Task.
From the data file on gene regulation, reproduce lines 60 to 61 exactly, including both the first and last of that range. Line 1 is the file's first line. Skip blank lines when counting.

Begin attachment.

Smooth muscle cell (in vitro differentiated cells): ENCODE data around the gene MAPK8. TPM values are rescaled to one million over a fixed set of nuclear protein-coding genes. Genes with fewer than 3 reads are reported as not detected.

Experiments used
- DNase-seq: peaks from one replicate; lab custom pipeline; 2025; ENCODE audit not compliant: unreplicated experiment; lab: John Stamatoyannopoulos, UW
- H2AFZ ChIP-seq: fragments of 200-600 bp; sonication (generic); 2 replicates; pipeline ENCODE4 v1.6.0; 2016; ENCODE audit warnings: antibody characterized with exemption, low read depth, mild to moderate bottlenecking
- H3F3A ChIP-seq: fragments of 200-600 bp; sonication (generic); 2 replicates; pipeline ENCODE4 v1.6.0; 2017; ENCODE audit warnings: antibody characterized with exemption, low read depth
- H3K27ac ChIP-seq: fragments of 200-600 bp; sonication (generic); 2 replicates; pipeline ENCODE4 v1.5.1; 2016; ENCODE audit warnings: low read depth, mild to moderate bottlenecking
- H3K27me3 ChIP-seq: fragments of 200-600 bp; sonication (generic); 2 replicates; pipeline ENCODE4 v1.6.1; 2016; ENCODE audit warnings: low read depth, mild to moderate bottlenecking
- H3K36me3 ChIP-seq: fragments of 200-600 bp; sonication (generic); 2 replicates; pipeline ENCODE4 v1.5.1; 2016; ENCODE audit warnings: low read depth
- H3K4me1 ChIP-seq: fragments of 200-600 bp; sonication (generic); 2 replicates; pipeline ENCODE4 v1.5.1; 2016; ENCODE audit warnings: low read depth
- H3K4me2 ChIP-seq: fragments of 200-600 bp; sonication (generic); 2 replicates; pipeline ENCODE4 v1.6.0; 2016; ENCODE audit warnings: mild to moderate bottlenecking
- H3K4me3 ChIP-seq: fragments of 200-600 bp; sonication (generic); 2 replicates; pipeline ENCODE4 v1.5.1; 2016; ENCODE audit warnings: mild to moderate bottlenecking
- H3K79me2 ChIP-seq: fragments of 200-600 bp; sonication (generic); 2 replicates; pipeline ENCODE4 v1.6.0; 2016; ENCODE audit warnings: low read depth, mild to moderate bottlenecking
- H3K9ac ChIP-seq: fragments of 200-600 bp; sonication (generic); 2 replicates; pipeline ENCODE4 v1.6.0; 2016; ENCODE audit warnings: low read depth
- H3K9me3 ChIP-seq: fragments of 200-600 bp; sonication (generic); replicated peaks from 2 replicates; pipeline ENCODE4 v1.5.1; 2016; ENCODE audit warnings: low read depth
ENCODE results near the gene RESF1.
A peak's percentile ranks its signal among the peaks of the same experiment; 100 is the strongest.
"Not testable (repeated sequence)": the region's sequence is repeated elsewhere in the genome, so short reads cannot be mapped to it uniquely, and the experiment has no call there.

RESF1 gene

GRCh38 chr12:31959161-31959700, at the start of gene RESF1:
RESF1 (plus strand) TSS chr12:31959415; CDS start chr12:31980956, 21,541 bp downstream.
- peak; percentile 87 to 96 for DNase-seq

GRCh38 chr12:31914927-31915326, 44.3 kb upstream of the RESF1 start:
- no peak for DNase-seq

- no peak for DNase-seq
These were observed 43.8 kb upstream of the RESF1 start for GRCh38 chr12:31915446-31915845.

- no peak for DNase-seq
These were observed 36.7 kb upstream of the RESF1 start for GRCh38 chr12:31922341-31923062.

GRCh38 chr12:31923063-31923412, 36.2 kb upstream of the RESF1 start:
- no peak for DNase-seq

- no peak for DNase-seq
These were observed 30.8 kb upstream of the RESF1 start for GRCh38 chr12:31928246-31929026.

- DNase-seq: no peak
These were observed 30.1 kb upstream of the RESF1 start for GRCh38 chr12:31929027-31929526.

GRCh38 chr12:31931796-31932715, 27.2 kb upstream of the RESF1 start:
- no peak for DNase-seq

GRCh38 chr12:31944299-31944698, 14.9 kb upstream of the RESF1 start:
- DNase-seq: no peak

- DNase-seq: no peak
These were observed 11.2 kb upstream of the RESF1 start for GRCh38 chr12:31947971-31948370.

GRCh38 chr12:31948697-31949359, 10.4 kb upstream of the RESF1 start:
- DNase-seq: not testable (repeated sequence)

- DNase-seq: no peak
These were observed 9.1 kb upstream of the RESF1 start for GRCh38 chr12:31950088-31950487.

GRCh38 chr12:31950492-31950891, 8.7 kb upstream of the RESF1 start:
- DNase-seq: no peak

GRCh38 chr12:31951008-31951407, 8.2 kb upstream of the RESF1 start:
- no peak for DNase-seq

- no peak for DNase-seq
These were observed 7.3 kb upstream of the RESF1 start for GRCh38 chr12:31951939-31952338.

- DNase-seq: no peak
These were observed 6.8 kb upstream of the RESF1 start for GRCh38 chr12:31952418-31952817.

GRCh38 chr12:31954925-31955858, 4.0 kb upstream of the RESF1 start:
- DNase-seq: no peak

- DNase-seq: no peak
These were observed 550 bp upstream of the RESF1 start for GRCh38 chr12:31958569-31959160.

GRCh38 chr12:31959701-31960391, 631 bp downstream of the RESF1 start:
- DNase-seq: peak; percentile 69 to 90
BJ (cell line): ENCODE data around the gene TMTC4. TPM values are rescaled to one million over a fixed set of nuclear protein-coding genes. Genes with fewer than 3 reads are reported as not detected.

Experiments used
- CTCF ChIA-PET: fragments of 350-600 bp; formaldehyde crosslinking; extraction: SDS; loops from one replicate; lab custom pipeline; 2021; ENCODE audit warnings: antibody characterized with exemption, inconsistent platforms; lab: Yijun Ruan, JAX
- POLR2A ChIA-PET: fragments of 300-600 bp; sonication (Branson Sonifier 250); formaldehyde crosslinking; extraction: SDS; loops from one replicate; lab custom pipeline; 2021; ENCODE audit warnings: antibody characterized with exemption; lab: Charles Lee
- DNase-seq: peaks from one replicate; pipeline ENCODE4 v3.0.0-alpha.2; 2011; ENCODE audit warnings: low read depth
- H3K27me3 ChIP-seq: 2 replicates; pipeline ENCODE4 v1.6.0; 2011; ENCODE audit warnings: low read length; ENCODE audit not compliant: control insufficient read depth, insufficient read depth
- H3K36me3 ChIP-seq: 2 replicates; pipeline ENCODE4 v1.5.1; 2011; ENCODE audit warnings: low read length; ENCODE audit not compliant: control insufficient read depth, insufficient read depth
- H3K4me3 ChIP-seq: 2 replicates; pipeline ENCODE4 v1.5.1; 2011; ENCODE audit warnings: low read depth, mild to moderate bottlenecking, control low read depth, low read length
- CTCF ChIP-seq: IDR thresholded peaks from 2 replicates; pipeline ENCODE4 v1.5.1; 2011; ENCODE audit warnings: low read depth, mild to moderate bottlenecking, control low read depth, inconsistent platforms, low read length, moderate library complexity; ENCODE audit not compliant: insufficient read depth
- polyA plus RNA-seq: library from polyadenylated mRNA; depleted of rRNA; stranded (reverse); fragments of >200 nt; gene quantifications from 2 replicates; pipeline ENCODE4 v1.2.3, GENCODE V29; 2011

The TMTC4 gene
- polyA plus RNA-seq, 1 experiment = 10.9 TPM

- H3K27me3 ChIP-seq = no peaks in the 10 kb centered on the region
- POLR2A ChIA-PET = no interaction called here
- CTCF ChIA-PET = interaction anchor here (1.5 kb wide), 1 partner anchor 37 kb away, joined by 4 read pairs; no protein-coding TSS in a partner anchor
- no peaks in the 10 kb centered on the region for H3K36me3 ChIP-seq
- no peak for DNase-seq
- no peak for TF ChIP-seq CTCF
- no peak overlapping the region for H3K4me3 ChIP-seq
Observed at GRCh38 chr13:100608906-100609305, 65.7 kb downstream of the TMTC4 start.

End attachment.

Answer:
- CTCF ChIA-PET: fragments of 350-600 bp; formaldehyde crosslinking; extraction: SDS; loops from one replicate; lab custom pipeline; 2021; ENCODE audit warnings: antibody characterized with exemption, inconsistent platforms; lab: Yijun Ruan, JAX
- POLR2A ChIA-PET: fragments of 300-600 bp; sonication (Branson Sonifier 250); formaldehyde crosslinking; extraction: SDS; loops from one replicate; lab custom pipeline; 2021; ENCODE audit warnings: antibody characterized with exemption; lab: Charles Lee